2004 Denver Annual Meeting (November 7–10, 2004)

Paper No. 2
Presentation Time: 1:30 PM-5:30 PM


EMRE, Omer1, KOEHLER, Richard D.2, HENGESH, James V.2, DUMAN, Tamer Y.1, AKYUZ, Serdar3, ALTUNEL, Erhan4 and BARKA, Aykut3, (1)Geological Research Department, General Directorate of Mineral Research and Exploration (MTA), Eskisehir Yolu, Ankara, 06520, (2)William Lettis & Assoc., Inc, 999 Andersen Dr., Ste 120, San Rafael, CA 94901, (3)Faculty of Mines, Istanbul Technical Univ, Ayazaga, Istanbul, Turkey, (4)Geological Engineering Department, Osmangazi Univ, Eskisehir, emre@mta.gov.tr

The Erzurum Fault Zone (EFZ) is an active NE trending 80 km-long left lateral strike slip fault located near the City of Erzurum, Eastern Turkey. The EFZ is divided into northern and southern parts connected by a thrust zone within a restraining bend. The northern part of the EFZ consists of two subparallel segments: the 35-km-long eastern segment, and the 25-km-long western segment. Tectonic geomorphic features include fault scarps, hanging valleys, springs, and saddles, as well as, offset valleys and cultural features. We completed paleoseismic trenching for the Baku-Tbilisi-Ceyhan pipeline on the eastern and western segments. Three trenches excavated across a sag pond on the eastern segment revealed: (1) Holocene sag pond deposits faulted against bedrock on the east margin of the pond; and (2) faulted Holocene colluvial deposits on the west margin. Stratigraphic and structural relations suggest three or possibly four events in the Late Holocene. The two observed faults display left lateral reverse oblique motion that verge toward one another. The contractional fault geometry and stratigraphic relationships indicate the fault forms a local restraining step-over and that the sag pond may be a topographically controlled feature within the restraining step-over. We also excavated a 205-m-long trench across the western segment. Based on fault terminations, two events were recognized within Holocene colluvium. This fault has a left lateral normal oblique sense of motion. Geological relationships suggest the slip rate on the eastern segment is several times larger than the western segment. The last event on the eastern segment may correlate with the 1850 or 1859 earthquakes.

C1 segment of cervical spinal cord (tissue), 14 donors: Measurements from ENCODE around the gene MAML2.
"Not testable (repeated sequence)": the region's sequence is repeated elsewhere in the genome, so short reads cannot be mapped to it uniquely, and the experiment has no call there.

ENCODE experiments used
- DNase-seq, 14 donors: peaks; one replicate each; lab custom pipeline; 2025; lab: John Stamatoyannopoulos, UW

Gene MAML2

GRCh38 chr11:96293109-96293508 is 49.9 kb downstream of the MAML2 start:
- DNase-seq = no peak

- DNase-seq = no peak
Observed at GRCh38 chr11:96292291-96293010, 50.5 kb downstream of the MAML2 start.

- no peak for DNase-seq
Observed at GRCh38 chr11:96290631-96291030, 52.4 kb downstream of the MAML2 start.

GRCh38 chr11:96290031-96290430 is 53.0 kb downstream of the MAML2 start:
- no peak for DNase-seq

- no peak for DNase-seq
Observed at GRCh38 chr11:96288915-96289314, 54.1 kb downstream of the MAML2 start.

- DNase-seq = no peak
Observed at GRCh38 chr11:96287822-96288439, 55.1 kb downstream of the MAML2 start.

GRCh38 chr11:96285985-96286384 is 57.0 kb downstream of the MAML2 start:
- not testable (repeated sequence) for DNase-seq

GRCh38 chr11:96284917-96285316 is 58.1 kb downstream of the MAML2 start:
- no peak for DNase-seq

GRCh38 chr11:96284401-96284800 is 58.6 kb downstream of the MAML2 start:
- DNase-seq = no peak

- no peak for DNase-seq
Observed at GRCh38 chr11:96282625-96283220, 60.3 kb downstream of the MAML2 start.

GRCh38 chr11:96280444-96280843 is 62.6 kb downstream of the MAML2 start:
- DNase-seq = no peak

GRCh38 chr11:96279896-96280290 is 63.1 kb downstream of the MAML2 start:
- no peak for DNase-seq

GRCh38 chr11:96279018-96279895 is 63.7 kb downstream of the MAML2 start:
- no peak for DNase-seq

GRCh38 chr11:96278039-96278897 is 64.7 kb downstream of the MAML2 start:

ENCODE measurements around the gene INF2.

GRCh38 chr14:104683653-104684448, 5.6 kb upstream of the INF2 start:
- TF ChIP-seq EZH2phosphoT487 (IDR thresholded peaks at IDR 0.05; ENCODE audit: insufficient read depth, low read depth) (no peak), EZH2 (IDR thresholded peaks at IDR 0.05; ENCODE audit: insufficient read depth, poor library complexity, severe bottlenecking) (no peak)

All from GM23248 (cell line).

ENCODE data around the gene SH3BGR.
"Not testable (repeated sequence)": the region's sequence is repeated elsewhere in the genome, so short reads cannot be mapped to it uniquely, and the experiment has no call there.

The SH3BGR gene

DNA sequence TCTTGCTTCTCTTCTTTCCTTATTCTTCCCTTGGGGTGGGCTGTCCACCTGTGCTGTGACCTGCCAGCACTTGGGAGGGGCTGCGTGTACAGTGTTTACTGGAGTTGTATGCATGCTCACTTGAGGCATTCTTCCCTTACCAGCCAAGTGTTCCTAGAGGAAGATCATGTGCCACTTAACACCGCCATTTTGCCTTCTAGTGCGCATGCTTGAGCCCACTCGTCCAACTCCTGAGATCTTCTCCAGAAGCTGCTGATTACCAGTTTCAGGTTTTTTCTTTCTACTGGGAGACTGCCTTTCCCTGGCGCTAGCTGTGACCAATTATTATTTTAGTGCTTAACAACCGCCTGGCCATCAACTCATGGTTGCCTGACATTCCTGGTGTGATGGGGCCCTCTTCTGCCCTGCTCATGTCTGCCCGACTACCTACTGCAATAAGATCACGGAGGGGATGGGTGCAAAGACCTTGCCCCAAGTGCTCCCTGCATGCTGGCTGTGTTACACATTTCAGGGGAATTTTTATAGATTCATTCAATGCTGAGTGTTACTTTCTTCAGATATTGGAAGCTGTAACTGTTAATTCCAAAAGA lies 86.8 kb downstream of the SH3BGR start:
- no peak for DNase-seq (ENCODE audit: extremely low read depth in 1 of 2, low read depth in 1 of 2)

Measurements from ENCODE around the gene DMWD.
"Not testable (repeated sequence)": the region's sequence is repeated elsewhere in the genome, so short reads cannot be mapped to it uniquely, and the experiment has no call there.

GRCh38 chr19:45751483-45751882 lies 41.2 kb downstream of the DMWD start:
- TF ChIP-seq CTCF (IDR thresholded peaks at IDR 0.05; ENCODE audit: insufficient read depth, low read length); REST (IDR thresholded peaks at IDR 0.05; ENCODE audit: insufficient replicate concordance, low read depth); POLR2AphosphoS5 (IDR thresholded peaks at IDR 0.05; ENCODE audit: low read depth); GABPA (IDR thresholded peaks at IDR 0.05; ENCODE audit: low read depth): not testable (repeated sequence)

Paleoseismic data indicate the northern part of the EFZ has produced several late Holocene earthquakes with horizontal displacements of 1.5 to 3.0 m. Based on these displacements and the length of the fault, the northern EFZ is capable of producing damaging earthquakes greater than Mw 7.1 with recurrence intervals of 1000 to 3000 years. Youthful tectonic geomorphology within the central thrust zone (near Ezurum) and along the southern part of the EFZ indicate that these adjacent fault segments may also be active. The location of the EFZ within the City of Erzurum poses a significant seismic hazard to the city.